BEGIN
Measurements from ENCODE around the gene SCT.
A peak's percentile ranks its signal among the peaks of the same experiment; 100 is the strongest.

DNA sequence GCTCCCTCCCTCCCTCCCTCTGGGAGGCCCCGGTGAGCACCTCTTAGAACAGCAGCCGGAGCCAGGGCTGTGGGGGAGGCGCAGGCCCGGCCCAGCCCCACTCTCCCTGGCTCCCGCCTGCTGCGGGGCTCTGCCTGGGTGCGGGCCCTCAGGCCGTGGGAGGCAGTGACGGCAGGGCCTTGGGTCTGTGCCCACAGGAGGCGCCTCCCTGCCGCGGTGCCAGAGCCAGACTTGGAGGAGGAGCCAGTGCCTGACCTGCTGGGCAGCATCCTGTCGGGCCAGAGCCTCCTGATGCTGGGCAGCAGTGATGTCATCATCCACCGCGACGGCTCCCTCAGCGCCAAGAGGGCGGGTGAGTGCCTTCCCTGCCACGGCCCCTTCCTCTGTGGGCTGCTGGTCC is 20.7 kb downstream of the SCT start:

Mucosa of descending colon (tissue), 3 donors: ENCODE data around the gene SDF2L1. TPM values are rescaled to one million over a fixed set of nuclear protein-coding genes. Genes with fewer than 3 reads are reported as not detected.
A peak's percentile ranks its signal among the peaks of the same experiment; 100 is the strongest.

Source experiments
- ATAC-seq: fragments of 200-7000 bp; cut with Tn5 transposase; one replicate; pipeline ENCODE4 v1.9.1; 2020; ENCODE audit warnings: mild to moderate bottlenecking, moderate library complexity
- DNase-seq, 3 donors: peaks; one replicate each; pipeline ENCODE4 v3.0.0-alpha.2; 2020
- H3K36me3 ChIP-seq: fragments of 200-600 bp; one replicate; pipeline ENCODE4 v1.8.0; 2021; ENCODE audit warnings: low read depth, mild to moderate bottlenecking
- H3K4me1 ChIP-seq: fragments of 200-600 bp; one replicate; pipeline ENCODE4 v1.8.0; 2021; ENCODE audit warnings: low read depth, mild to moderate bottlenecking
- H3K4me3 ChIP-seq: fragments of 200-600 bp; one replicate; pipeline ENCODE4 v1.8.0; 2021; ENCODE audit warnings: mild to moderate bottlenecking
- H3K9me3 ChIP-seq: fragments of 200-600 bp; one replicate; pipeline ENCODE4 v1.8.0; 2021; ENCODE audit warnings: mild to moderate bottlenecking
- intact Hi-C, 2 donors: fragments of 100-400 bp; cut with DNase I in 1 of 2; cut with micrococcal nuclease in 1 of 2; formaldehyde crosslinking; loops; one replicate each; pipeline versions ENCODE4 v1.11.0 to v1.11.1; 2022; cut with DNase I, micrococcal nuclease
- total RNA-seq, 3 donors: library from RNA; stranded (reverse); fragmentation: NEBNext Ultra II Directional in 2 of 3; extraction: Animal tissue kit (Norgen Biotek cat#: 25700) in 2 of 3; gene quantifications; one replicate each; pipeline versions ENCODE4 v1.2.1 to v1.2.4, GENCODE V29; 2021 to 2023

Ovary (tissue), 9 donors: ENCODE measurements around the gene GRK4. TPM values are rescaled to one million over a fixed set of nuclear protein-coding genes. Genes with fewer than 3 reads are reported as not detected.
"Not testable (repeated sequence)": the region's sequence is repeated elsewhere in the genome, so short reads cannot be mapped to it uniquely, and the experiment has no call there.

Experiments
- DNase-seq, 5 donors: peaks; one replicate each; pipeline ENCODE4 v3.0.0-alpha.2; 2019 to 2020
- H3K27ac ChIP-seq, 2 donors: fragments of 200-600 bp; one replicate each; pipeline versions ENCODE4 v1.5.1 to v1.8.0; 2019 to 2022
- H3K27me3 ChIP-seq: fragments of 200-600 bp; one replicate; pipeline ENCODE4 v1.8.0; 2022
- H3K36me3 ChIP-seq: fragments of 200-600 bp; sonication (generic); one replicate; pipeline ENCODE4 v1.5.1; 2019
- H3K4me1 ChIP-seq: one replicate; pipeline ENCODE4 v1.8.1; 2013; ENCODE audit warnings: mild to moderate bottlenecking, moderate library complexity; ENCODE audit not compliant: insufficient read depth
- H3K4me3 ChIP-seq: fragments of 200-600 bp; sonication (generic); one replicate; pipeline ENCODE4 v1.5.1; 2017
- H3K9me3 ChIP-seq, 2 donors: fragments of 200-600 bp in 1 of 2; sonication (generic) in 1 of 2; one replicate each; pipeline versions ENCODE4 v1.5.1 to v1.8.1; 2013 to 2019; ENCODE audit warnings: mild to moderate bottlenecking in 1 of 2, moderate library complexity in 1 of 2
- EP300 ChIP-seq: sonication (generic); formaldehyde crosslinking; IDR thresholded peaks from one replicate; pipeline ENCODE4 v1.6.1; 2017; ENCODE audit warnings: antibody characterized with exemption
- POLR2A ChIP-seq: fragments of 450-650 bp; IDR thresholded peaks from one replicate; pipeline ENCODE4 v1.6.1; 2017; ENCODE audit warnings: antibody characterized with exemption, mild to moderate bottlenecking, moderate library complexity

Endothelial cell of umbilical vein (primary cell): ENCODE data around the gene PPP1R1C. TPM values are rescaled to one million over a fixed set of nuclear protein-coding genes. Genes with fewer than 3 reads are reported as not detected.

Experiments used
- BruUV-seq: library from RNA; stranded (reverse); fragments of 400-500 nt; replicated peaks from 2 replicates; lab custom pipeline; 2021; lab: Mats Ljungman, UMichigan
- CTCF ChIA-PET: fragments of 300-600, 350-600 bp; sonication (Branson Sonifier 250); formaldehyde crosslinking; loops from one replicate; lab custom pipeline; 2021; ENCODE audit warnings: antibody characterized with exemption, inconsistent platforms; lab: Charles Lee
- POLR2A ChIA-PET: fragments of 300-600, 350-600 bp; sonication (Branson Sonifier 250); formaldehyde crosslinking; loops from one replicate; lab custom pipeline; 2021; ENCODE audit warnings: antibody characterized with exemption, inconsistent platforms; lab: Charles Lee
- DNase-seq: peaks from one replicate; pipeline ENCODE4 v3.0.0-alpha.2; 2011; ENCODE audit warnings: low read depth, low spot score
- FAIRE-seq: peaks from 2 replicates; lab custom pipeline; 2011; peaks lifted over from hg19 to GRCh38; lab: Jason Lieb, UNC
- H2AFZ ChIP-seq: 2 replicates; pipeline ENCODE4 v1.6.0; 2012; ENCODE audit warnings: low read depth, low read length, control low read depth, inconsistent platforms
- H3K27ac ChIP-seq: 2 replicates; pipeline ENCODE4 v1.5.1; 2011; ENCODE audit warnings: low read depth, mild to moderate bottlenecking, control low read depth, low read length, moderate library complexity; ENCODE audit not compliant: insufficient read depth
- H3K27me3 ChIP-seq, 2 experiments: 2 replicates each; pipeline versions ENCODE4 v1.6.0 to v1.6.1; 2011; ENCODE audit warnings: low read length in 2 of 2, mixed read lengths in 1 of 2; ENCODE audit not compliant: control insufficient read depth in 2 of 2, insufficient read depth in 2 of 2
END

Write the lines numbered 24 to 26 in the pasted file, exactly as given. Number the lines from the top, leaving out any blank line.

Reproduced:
- H3K9me3 ChIP-seq, 2 donors: fragments of 200-600 bp in 1 of 2; sonication (generic) in 1 of 2; one replicate each; pipeline versions ENCODE4 v1.5.1 to v1.8.1; 2013 to 2019; ENCODE audit warnings: mild to moderate bottlenecking in 1 of 2, moderate library complexity in 1 of 2
- EP300 ChIP-seq: sonication (generic); formaldehyde crosslinking; IDR thresholded peaks from one replicate; pipeline ENCODE4 v1.6.1; 2017; ENCODE audit warnings: antibody characterized with exemption
- POLR2A ChIP-seq: fragments of 450-650 bp; IDR thresholded peaks from one replicate; pipeline ENCODE4 v1.6.1; 2017; ENCODE audit warnings: antibody characterized with exemption, mild to moderate bottlenecking, moderate library complexity